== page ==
It would seem that repetition has a way of lulling us to sleep; monotony a way of robbing us of sight, or else leaving us in the stupor of disinterest. Real life examples are readily available. How many news stories do we need to hear about violence or suffering, racial oppression or injustice, before we fail to hear them at all? For that matter, how many stories about something small but positive do we really take in before we respond in boredom? How many times do we need to sit on an airplane or see the bird outside our window before the marvel of flight simply goes without notice? Like most adults, we learn to tolerate the repetitious by learning to operate on auto-pilot.

And yet, I am certain, even among the most skilled of auto-pilots, there was a time when we found ourselves, like every child, delighting in the monotonous, longing for another minute with grandpa, another page of the story, another trip down the slide. The incongruity is unmistakable. How can our failure to see be blamed on monotony, unconscious living attributed to the repetitive, when at one point monotony and repetition were not only tolerated but invigorating? Blindness can easily be blamed on the world around us—and there is certainly reason to consider the daily effects of all that bombards our senses—but perhaps this is too easy an answer. Perhaps the scales on our eyes are multiplied not by the many repetitions in life, but by our failure to see life in the many repetitions around us.

Jesus spoke of the kingdom as belonging to the likes of little children, and many have speculated the child’s ability to see the world with wonder as one of the reasons for it. G.K. Chesterton saw the child’s ability to revel in the monotonous as another. The children’s cry for more, reasoned Chesterton, is a quality of the very God who created them. “It is possible that God says every morning, ‘Do it again’ to the sun; and every evening, ‘Do it again’ to the moon. It may not be automatic necessity that makes all daisies alike; it may be that God makes every daisy separately, but has never got tired of making them. It may be that He has the eternal appetite of infancy; for we have sinned and grown old, and our Father is younger than we. The repetition in Nature may not be a mere recurrence; it may be a theatrical encore.”(1)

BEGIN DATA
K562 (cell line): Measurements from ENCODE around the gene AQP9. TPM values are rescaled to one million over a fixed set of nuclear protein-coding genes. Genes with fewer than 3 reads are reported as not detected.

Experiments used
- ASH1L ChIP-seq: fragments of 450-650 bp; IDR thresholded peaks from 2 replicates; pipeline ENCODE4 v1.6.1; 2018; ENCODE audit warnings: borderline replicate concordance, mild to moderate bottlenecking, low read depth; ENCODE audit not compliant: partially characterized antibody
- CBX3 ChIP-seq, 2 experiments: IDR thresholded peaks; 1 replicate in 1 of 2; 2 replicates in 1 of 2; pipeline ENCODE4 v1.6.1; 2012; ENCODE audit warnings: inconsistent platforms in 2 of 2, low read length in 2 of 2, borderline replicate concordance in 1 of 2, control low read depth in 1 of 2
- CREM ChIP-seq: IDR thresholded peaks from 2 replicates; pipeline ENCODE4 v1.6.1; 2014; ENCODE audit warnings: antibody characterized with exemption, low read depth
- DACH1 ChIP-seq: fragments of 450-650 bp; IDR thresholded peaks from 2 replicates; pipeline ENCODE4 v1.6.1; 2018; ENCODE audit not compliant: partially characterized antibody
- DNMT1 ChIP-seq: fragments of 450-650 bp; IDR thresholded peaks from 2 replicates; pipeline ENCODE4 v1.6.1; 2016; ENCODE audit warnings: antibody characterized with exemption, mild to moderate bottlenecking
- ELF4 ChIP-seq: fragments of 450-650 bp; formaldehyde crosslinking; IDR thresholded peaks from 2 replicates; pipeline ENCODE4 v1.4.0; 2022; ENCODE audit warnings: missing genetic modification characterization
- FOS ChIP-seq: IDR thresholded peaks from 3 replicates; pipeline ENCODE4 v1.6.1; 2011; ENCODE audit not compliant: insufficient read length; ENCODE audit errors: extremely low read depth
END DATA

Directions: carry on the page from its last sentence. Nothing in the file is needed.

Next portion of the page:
For the child on the slide or the toddler with a story, “Do it again!” is far from a cry of boredom or routine, but a cry for more of life itself. This is likewise the joy of the psalmist, the cry of the prophets, and the call of Christ: “Consider the lilies, how they grow…if God so clothes the grass of the field…how much more will he clothe you?” (Luke 12:27-28). Jesus asks the world to consider the kingdom around us like little children, and thus, something more like God—finding a presence in faithful recurrences, grace in repetition, an appetite for an incredible world in the ordinary one around us. Here, even those within the most taxing of life’s repetitions—the daily care of an aging parent, the constant burden on the shoulders of those who fight against injustice, the labor of hope in a difficult place—can find solace. “But this I call to mind, and therefore I have hope,” said Jeremiah in the midst of deep lament. “The steadfast love of the Lord never ceases, his mercies never come to an end; they are new every morning…’ The Lord is my portion,’ says my soul, ‘therefore I will hope in him’” (Lamentations 3:22-24, emphasis mine).

Morning by morning, the daily liturgy of new mercies comes with unapologetic repetition to all who will see it, the gift of a God who revels in the creation of yet another daisy, the encore of another sunset, the discovery of even one lost soul.

Jill Carattini is managing editor of A Slice of Infinity at Ravi Zacharias International Ministries in Atlanta, Georgia.

(1) G.K. Chesterton, Orthodoxy (San Francisco: Ignatius Press, 1995), 65-66.

Presidential Prayer Team; C.P. – When God Whispers

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October 2, 2004, Laura Hatch went missing. Her family, friends and church searched and prayed. The night of October 9, Sha Nohr, the mom of one of Laura’s friends, dreamed of a wooded area. The next morning, with insistent urges heard by her spirit to “keep going,” she found Laura down a deep ravine, her car hidden in undergrowth. Despite no food and water and multiple injuries, Laura survived.